It’s Day 5 of my trip to the Hawaiian Islands in the middle of the Pacific Ocean, and my first day of rest. It’s been a whirlwind tour so far, and a lot has been crammed into the first few days of my 18 day stay in this beautiful chain of islands.
My stay so far has been limited to the island of Oahu (second main island from the left in the picture), but a three day journey to the Big Island is planned for the coming weekend.
One of my first experiences on Oahu was Pearl Harbour and included climbing inside the World War II submarine USS Bowfin, taking a boat trip out to the memorial of the USS Arizona (sunk 07 December 1941 during the attack on the harbour by the Japanese), and making my way over the Battleship Missouri (Mighty Mo) that sits proudly at the Fort Island dock. The battleship was the site of the signing of the Japanese surrender on 02 September 1945, and was both America’s first and last battleship in service. She was decomissioned in 1992 after participating in Operation Desert Storm.
Another day saw a drive up to Punchbowl Memorial Cemetary, which serves as a memorial to fallen servicemen and women of the US Military. At first the area looks like a wide open park, but along every patch of open grass is a small stone remembering a fallen member of one of the many conflicts that the US has been involved in. This is a sobering thought when you see how far the grassed area extends, and the thousands of stones inlaid with each one remembering a single soul. A drive from Punchbowl up Tantalus look0ut provided breathtaking views of Honolulu and Diamondhead Crater below.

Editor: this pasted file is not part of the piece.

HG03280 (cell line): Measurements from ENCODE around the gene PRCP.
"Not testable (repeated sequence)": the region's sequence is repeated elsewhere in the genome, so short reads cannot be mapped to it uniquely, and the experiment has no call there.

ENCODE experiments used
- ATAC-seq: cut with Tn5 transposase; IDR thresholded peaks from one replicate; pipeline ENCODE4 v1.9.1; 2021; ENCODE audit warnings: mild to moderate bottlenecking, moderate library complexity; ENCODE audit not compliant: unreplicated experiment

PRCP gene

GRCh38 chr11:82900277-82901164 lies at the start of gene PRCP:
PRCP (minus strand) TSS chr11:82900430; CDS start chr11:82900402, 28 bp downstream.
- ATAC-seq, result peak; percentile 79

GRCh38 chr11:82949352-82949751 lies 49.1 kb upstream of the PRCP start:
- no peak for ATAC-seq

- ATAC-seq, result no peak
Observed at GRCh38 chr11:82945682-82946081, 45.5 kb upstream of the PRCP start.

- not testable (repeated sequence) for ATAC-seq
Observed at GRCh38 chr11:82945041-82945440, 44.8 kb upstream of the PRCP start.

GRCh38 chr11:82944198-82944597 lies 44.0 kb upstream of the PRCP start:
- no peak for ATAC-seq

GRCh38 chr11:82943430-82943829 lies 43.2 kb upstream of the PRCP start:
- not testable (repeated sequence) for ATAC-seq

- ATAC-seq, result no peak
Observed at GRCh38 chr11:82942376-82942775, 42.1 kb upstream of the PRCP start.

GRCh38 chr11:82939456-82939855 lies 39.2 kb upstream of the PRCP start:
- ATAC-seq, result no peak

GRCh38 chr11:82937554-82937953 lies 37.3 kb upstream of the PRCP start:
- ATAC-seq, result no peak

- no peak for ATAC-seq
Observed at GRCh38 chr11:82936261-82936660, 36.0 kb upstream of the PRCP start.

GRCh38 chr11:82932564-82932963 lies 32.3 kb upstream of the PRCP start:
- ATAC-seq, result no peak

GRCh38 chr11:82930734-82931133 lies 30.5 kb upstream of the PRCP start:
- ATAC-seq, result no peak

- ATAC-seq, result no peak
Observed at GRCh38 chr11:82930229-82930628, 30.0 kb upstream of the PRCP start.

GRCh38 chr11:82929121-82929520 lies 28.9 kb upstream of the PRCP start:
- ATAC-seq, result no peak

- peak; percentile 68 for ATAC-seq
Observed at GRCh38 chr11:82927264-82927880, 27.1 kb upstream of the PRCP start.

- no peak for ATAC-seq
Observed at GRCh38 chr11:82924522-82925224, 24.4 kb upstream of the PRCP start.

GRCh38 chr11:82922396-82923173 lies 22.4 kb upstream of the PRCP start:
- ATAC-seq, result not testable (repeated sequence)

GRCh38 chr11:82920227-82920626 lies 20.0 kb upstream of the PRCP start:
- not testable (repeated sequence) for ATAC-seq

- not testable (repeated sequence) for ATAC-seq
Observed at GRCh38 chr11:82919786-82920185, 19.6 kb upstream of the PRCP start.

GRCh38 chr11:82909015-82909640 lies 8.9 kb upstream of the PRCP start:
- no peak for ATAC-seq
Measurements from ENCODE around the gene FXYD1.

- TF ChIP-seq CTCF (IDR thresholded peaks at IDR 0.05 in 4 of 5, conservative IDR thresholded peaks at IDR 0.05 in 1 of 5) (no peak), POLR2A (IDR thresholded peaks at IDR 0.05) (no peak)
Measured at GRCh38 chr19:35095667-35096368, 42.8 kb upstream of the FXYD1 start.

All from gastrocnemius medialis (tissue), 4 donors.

Yesterday was another full day, with a drive to Kaena Point on the northwest side of the island. The road stops short of the actual point by 2.5 miles, so a hearty walk was the order of the day. Loaded up with most of my camera gear, we set out along a rough road to our destination. the coastline was simpley breathtaking, with natural arches, large explosions of water against the coastline, and a towering mountain range to our immediate right. The path was mostly stable, but one small section was particularly treacherous (see photo). The path was completely washed away, with loose rocks to negotiate. I almost lost my footing once to a 30 foot fall below, and managed to bang my head against an outcropping. We all made it across safely and continued to the point. At the reserve we saw Laysan Albatross chicks, Wedge-tailed Shearwaters, and Monk Seals.
The drive home gave me the opportunity to get a local mobile phone so I wasn’t using my iPhone on roaming, which was a drama in itself and caused the staff at Radioshack to break into near fisticuffs as they argued the proper way to process the phone I wanted. Then it was off to Burger King for lunch and my introduction to “plus tax”. You see in Australia, all prices include goods and services tax (GST), so you pay the amount you see in the price. In America, the value you see doesn’t include tax. So in my situation when I ordered my $5.89 burger meal, I figured $6 would cover it. When the assistant told me $6.17, I figured she’d ordered the wrong item. My partner in crime was quick to point out with a laugh the folly of my mistake, conluding with “You have to forgive him, he’s from Australia”. Thanks Mat.